What is striking in all these responses is that there is a disjuncture between the Bengali as you speak and the Bengali as you learn at an institutional set up. Bengali as an institutional, formal language does not have the pedagogical support that it demands to gather student’s attention, said anthropologist Mirza Taslima Sultana. Her response is revealing and understandable. In a recent story from the national daily Banik Barta, I have read how Bengali grammar is historically in some way an emulation of English grammar. Despite such similarities, Bengali grammar still appears difficult to students than English. This reflects on the learning tools that Mirza Taslima Sultana is referring to as pedagogical question, ‘The way Bengali is taught in school, mother tongue slowly starts to feel distant, it is not taught interestingly, creatively.’

Anthropologist Mirza Taslima Sultana’s reflection got me thinking about another question, ‘apon bhasha kivabe por hoye uthe (How mother tongue becomes the other language)?’ How through socialisation process our own mother tongue becomes other language for ourselves? To attend this question, I will refer to the discussions from a roundtable jointly organised by the daily Prothom Alo and HSBC titled ‘Use of Bangla at all levels.’ At the roundtable, educationist professor Rafiqul Islam said, ‘preferring a foreign language to the mother tongue and the jumbling of two languages together indicate one’s inferiority.’ This preference and feelings of inferiority is cultivated by a hierarchical education system in which learning English is socially and institutionally incentivised. It is evident in the response of a madrasha student, ‘A good [madrasha] student would try to emphasise English after Arabic, because you need to know English in order to remain competitive in this education system.’ This comment quite poignantly illustrates the context of brewing inferiority that educationist Rafiqul Islam indicated.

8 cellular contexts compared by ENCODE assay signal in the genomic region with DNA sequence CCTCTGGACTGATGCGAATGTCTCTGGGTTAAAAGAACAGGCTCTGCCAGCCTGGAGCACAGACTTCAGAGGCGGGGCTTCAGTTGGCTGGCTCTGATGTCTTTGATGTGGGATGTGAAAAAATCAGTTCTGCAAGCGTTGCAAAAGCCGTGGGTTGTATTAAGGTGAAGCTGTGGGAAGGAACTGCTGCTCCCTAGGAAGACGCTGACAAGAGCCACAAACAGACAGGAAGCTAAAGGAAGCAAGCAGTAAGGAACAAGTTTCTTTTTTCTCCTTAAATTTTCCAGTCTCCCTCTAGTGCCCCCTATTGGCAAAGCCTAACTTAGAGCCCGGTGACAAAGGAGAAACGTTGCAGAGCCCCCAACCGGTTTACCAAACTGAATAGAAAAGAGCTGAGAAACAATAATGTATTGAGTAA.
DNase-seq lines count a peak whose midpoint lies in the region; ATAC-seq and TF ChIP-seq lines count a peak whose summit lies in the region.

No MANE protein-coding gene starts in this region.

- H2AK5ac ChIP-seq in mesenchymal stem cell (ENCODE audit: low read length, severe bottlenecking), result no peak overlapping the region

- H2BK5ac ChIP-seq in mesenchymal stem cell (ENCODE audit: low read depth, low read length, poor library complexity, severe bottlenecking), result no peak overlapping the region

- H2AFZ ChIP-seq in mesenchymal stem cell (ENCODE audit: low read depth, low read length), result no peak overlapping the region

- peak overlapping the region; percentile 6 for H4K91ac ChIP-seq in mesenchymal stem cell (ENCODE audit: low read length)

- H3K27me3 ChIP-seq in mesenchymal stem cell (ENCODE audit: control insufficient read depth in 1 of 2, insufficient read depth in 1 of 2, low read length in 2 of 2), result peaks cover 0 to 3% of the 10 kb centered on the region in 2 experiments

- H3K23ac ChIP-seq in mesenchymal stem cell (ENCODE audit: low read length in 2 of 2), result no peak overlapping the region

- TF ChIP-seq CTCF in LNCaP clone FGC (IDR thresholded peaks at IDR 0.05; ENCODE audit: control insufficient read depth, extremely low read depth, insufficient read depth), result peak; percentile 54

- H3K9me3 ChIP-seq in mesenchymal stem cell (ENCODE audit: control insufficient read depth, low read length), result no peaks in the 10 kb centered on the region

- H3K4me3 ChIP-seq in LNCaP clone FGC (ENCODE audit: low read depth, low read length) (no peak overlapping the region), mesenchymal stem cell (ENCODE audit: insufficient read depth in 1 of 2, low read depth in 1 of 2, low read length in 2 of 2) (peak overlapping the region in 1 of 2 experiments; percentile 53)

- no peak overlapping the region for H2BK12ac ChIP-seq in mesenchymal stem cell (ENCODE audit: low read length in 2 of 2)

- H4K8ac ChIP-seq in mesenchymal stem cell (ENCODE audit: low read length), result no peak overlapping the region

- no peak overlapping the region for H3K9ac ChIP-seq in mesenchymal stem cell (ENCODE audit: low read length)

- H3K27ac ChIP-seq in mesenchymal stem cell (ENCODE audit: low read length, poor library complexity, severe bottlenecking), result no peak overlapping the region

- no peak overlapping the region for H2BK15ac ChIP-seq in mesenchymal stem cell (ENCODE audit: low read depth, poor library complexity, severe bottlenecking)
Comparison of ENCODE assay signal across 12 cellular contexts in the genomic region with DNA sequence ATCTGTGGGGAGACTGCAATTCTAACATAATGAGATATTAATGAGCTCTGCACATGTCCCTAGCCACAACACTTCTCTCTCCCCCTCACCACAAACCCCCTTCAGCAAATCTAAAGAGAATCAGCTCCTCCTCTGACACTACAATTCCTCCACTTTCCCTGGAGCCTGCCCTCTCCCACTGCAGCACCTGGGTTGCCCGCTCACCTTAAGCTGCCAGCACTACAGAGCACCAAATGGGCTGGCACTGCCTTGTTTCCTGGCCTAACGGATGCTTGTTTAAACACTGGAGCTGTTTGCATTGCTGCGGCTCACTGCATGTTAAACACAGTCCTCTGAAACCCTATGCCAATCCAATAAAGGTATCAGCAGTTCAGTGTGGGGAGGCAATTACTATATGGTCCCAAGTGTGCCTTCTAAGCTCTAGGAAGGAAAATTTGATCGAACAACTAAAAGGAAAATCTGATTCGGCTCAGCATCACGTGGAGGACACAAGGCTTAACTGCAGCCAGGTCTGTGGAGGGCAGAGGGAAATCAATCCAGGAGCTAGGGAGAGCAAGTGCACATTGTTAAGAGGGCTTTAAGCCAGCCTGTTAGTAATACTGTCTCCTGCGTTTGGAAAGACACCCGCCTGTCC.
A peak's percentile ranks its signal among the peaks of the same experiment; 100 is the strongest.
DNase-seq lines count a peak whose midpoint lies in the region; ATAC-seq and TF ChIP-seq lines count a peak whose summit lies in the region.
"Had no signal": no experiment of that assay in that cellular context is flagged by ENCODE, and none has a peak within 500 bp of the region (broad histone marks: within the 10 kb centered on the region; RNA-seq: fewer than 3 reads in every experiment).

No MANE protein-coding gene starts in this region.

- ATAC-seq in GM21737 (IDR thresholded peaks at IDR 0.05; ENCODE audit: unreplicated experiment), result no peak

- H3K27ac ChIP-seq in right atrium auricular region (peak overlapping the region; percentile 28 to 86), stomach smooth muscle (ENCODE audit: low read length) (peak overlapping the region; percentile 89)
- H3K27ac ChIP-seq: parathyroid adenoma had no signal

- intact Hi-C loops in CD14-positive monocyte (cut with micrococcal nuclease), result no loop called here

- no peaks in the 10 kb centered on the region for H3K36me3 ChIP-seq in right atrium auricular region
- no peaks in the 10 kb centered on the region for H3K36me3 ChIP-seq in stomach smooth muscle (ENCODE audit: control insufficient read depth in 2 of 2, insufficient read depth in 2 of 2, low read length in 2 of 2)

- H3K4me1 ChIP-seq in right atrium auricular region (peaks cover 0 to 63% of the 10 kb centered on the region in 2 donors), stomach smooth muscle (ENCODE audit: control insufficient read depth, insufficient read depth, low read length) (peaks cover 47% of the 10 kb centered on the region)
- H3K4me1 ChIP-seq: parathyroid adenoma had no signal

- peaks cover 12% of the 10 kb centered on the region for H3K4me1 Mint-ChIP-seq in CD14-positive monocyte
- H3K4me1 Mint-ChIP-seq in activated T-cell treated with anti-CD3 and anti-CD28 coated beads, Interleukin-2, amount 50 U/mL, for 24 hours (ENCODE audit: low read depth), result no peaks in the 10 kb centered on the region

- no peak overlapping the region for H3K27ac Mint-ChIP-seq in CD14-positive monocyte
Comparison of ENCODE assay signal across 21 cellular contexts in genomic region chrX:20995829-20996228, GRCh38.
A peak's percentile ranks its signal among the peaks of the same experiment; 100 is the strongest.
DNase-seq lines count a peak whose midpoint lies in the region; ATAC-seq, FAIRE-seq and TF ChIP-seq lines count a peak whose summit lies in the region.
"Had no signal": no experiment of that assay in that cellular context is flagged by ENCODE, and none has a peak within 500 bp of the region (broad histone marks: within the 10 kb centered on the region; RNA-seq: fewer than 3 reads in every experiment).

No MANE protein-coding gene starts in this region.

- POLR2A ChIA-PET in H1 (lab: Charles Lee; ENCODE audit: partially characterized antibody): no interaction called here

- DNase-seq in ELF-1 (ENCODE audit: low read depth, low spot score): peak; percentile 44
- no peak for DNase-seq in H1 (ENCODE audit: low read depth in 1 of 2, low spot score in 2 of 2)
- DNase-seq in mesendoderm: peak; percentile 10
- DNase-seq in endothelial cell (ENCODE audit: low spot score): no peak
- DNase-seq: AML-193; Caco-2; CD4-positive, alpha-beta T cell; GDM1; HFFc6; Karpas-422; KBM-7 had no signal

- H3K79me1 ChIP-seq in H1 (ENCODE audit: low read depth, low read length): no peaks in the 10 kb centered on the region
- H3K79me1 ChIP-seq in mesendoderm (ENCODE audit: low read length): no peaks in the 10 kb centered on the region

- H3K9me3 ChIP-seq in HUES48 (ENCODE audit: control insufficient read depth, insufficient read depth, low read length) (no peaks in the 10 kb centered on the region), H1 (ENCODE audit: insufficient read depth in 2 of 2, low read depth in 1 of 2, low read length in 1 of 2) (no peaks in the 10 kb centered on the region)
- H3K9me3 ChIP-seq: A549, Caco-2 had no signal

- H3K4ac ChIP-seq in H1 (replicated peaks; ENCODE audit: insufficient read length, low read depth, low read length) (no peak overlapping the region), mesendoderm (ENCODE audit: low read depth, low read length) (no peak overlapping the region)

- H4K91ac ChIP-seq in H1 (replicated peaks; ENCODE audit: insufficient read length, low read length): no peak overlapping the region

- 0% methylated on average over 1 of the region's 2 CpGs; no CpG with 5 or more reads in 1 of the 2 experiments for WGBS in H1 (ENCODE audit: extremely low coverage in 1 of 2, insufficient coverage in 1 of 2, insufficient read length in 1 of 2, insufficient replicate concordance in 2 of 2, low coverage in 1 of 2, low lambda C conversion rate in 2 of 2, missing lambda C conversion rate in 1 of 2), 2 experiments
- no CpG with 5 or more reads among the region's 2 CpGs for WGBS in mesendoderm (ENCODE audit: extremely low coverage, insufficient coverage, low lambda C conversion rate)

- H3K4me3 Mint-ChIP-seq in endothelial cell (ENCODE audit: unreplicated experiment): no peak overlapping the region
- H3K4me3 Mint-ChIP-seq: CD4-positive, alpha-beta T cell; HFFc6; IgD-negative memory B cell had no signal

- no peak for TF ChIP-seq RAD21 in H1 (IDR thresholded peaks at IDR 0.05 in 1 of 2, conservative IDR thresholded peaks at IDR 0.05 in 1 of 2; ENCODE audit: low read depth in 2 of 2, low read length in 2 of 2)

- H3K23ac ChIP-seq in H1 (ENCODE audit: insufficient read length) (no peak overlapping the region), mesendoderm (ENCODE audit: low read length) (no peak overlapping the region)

At the Prothom Alo round table two other points were raised by language scholars and educationist that I thought is important to understand the socilisation process through which this apon por dichtomy of language is nurtured. The experts at the event spoken in great details about the jumbled up use of Bengali and English, ‘some electronic media, especially FM radio stations, distort Bangla so terribly that a new language variant called ‘Banglish’ (a jumble of Bangla and English) was created.’ While I am no proponent of purity of language, I think their remark on social and electronic media use of Bengali reveals another aspect of this socialisation process in which speaking incorrect and jumbled Bengali is fashionable.  It also shows the growing distance between standard Bengali and vernacular Bengali in our times, the distance may also be an important factor in turning Bengali as kothin (difficult) and por (other) language.

Bangla keno kothin lage? – is not a question of how an individual student experience Bengali in school.  My journey this week, knocking many doors with this question, why Bengali seem more difficult to students made me aware of embedded social inequality and many hierarchies that students are compelled to navigate being part of this education system.